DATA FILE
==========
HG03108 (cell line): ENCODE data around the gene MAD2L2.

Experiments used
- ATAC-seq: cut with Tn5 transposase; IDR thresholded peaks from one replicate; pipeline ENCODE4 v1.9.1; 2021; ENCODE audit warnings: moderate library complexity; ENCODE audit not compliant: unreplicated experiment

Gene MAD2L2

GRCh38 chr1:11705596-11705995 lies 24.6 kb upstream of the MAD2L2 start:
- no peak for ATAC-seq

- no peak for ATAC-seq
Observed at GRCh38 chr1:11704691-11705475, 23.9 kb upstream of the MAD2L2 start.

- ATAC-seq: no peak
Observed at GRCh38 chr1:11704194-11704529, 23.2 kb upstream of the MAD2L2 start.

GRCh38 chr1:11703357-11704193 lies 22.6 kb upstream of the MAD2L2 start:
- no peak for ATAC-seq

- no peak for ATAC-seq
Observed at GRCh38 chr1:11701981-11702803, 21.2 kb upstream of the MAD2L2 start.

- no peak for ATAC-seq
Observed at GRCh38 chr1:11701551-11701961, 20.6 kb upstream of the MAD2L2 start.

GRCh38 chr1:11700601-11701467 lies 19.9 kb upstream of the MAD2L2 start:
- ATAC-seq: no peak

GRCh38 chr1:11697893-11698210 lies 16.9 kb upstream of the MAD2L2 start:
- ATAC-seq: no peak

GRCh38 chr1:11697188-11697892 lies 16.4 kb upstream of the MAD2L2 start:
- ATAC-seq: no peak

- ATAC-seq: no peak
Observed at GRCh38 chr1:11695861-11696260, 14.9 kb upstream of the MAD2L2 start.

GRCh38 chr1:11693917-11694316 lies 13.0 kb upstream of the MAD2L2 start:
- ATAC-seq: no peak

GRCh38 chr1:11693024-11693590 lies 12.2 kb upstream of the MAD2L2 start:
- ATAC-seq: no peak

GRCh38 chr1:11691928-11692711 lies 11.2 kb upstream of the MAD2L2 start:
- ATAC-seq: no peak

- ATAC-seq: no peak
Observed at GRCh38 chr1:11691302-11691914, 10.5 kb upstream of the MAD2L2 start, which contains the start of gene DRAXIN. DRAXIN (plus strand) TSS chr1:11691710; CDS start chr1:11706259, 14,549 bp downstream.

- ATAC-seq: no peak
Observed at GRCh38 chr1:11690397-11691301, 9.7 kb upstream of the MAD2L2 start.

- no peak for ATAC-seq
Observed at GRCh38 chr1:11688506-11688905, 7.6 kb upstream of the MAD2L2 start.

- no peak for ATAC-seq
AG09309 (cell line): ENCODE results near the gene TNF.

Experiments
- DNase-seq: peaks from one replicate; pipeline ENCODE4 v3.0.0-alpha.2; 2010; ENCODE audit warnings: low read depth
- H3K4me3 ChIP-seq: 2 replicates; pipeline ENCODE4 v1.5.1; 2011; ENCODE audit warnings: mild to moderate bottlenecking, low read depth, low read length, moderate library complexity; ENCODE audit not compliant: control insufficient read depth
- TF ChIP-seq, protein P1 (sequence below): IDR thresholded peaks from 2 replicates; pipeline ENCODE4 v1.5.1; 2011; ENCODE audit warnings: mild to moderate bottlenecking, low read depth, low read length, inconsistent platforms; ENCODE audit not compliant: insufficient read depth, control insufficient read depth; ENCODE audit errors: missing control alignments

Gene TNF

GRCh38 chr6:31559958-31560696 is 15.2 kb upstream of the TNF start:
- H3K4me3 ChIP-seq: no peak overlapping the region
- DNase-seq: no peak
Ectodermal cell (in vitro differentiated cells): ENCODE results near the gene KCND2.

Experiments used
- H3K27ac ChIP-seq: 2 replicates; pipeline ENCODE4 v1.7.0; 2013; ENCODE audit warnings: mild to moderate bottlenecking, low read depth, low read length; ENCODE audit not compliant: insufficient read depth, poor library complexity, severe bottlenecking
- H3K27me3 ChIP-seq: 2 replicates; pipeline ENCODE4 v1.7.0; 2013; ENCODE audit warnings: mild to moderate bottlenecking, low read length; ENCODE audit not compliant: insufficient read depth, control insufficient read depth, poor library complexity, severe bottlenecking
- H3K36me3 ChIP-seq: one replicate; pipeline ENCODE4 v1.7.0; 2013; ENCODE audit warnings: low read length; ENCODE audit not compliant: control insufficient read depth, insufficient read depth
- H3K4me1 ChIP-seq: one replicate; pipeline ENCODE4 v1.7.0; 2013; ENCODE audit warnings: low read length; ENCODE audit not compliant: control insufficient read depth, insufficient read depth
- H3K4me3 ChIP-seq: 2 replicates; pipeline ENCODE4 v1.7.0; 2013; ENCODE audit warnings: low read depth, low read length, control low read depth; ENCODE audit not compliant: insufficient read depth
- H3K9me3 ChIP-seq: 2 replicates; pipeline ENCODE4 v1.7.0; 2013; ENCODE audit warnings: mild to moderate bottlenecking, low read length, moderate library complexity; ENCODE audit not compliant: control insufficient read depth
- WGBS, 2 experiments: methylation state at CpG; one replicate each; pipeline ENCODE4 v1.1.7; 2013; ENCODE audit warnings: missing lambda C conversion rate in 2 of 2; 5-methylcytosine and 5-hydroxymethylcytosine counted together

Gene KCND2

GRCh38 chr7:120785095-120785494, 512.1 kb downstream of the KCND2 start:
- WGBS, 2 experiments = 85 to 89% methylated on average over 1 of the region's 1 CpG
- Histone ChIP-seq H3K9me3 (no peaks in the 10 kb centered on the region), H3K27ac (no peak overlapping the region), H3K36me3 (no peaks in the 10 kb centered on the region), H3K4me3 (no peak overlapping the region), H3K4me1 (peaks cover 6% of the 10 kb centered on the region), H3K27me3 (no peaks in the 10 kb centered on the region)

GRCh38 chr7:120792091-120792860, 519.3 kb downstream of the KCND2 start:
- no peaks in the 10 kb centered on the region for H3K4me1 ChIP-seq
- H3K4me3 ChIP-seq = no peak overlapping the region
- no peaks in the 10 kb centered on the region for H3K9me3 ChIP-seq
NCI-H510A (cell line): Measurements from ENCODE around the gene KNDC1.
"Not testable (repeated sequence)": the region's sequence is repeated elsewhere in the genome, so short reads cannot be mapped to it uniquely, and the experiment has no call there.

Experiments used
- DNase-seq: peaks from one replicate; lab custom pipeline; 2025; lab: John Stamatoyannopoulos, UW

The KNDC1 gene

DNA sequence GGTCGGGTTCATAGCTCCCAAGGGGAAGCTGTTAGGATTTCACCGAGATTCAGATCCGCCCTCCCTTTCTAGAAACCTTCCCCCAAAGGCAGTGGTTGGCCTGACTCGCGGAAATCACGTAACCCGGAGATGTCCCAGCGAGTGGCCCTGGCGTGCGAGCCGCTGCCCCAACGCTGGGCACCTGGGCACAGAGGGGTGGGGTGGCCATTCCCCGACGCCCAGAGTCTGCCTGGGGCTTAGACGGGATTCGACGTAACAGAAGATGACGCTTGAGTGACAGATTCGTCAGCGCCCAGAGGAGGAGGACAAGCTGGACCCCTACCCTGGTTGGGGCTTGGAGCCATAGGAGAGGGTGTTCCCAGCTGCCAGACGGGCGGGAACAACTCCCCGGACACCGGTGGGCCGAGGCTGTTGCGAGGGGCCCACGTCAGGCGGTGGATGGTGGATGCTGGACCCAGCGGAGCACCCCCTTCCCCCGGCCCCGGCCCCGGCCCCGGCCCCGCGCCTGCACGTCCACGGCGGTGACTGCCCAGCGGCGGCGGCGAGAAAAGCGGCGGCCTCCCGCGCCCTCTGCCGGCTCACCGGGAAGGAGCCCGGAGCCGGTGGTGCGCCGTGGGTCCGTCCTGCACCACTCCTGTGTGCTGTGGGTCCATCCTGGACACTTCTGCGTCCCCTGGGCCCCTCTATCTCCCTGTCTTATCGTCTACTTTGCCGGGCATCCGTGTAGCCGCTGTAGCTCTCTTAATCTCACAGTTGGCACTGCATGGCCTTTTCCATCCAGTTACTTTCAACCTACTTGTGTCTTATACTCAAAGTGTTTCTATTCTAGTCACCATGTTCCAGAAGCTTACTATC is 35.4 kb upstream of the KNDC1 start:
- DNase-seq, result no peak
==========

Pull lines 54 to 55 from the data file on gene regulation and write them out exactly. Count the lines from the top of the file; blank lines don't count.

- H3K9me3 ChIP-seq: 2 replicates; pipeline ENCODE4 v1.7.0; 2013; ENCODE audit warnings: mild to moderate bottlenecking, low read length, moderate library complexity; ENCODE audit not compliant: control insufficient read depth
- WGBS, 2 experiments: methylation state at CpG; one replicate each; pipeline ENCODE4 v1.1.7; 2013; ENCODE audit warnings: missing lambda C conversion rate in 2 of 2; 5-methylcytosine and 5-hydroxymethylcytosine counted together